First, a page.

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Iftar parties at the Rashtrapati Bhavan were discontinued by APJ Abdul Kalam: Read the reason here…

Mangey Ram was tasked with maintaining the President’s library. Organizing the annual Ram Lila was as important to him as cataloging books. The humble employee claimed to have directed many Ram Lilas that were indeed nurseries for acting talent, even for Bollywood stars such as Shah Rukh Khan. In spite of his retirement in 2014, Mangey Ram continued to visit the Ram Lila at the Rashtrapati Bhavan until last year, when the pandemic interrupted our lives. Mirza Nafees Baig, who retired as chief cook, also portrayed the role of demon king Ravana with the ease of a consummate actor. On the 330-acre campus of Rashtrapati Bhavan, there are many such stories.

We will soon celebrate Diwali during the festival season. More than 5,000 people live on the President’s Estate, a cross-section of India at its most diverse. In contrast, last year’s pandemic had snuffed out celebrations at Rashtrapati Bhavan. The first Indian to occupy the Bhavan was C Rajagopalachari, whose celebrations and religious events mirrored the cultural vibrancy of India. Rajaji was the interim governor-general during Diwali of 1947, the first festival of lights in independent India, since Lord Mountbatten was away. A sombre note reflected the trauma of Partition in his greetings to the people:

‘We may not have the mind to indulge in festive rejoicings when we are surrounded by difficulties, and so deeply immersed in anxieties as we are today, but Deepawali is a great national day associated with hope and joy from time immemorial in India. The lights that are lighted on that day also represent the hope for more and more enlightenment…’

Diwali celebrations at the Rashtrapati Bhavan were started by the first President, Dr. Rajendra Prasad. An entry in his diary indicates that he witnessed the Diwali evening illumination for two hours on October 18, 1952. Furthermore, he notes that there were very few arrangements for Diwali celebrations in 1951, and many people, especially the Prime Minister, wanted a better-organized Diwali celebration at the Bhavan. Rashtrapati Bhavan now shines brightly with dynamic facade lighting every evening during Republic Day. The glowing Rashtrapati Bhavan, with its North and South Blocks and India Gate, has become a symbol of a modern and forward-looking India.

There is a mandir, a masjid, a gurdwara, a masjid, and a church in the President’s Estate. Presidents have visited these places of worship. An upgrade of the mosque and temple on the Estate was sanctioned by the former president Fakhruddin Ali Ahmed. In Ramadan, presidents participate in the Khatam Shareef ceremony, held after the Quran is recited. Iftar parties were traditionally held during Ramzan, but they were discontinued during the presidency of APJ Abdul Kalam (2002-07). The money spent on them was used to provide food, clothes, and blankets to orphanages.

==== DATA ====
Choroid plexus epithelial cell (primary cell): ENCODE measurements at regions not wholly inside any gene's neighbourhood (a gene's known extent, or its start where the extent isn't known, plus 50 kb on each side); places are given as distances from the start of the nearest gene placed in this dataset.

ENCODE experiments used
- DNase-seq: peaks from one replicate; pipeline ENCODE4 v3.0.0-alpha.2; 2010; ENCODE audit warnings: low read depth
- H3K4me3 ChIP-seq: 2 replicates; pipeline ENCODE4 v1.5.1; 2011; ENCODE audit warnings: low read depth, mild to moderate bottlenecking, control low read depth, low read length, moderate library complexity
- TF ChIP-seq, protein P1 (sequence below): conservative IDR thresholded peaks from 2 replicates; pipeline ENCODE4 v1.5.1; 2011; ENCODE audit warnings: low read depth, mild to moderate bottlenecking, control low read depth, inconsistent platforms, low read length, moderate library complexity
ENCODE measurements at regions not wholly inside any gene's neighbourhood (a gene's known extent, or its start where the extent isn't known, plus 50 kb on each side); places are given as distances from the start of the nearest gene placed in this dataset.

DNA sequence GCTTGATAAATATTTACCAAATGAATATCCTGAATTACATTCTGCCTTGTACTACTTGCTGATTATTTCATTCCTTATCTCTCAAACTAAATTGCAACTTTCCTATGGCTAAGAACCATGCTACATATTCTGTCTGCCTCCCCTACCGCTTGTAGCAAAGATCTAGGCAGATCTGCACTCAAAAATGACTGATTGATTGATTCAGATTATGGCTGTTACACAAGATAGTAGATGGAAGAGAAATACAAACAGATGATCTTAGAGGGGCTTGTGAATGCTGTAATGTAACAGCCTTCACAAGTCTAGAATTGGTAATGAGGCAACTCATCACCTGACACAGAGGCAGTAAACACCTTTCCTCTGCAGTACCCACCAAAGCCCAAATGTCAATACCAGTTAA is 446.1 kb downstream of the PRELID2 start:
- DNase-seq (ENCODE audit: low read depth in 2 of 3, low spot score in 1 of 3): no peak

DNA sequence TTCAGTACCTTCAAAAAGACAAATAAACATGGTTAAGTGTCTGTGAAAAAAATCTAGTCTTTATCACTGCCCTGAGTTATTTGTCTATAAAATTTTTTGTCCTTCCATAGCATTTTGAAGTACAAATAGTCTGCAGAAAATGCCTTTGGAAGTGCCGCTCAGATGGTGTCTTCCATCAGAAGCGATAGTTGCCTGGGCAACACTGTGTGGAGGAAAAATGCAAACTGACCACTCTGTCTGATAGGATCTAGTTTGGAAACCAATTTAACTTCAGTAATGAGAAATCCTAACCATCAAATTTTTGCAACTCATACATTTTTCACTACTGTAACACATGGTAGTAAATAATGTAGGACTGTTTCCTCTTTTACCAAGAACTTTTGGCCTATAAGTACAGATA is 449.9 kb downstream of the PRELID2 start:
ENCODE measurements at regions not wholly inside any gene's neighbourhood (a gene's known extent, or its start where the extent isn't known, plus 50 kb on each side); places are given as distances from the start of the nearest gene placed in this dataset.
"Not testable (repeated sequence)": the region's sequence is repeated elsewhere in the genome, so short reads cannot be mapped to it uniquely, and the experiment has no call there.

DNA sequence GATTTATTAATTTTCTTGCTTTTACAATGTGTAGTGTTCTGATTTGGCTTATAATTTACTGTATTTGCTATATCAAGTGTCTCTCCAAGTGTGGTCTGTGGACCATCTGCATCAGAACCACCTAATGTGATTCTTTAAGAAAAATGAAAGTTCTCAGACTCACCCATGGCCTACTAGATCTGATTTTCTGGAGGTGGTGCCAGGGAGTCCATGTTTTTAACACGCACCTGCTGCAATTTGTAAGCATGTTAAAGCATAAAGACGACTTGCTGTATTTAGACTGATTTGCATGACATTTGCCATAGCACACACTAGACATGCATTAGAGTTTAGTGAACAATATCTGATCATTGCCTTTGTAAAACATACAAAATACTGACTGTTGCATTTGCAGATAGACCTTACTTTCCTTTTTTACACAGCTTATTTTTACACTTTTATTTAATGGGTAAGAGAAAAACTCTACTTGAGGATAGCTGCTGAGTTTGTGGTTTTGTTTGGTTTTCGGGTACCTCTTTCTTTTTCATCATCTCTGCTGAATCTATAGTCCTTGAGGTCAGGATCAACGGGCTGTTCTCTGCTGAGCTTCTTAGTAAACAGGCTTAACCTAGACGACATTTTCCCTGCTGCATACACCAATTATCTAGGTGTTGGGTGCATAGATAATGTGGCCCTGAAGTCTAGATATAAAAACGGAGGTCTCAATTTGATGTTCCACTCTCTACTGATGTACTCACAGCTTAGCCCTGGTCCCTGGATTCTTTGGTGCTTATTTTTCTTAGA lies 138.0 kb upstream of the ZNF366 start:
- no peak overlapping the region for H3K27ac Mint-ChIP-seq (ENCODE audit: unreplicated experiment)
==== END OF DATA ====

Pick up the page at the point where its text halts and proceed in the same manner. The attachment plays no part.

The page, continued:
Read more: Puneeth Rajkumar: Why the Kannada actor had a huge fan following in South India?

Every year, President Kovind celebrates Eid and Janmashtami with the residents of the Estate. He gifted a high-end racing bicycle to a talented schoolboy named Riyaz, who loved cycling but could not afford a racing bike. For Riyaz, the gift of the president marked Eidi (a gift).

On Gurpurab, Guru Nanak’s birth anniversary, and Mahavir Jayanti and Buddha Jayanti, most presidents have attended a Gurbani recital. Giani Zail Singh organized gurbani recitals at the Ashoka Hall. In the true spirit of Guru Nanak’s message of Naam Japo, Kirat Karo, and Vand Chhako (focus on God, living an honest life, sharing with others), he also shared langar with the invitees. In celebration of Gurpurab, other presidents have also held gurbani recitals and other special events. President’s Bodyguard, the oldest regiment of the Army, manages the gurdwara at Rashtrapati Bhavan. The renovated gurdwara was inaugurated last year on the occasion of the 550th birth anniversary celebrations of Guru Nanak.

Additionally, the Bhavan has links to the Buddha’s legacy. In the Rashtrapati Bhavan’s garden in November 2017, President Kovind planted a small sapling from the Mahabodhi tree in Bodh Gaya, Bihar; today it is six feet tall. On the Buddhist festival of Asadha Purnima, known as Dharma Chakra Day, he planted another tree sapling from the Mahabodhi tree in the Rashtrapati Bhavan in July.

Some of these festivals are celebrated at Rashtrapati Bhavan. During Dussehra in Tamil Nadu, president R Venkataraman recalls the celebration of Kolu – the festival of dolls – which he references in his memoir My Presidential Years (1994, HarperCollins). The festival was once held in the Ashoka Hall under the guidance of Janaki Venkataraman, the first lady. The rich tapestry of Indian culture and spirituality has been celebrated on the President’s Estate, presidency after presidency.

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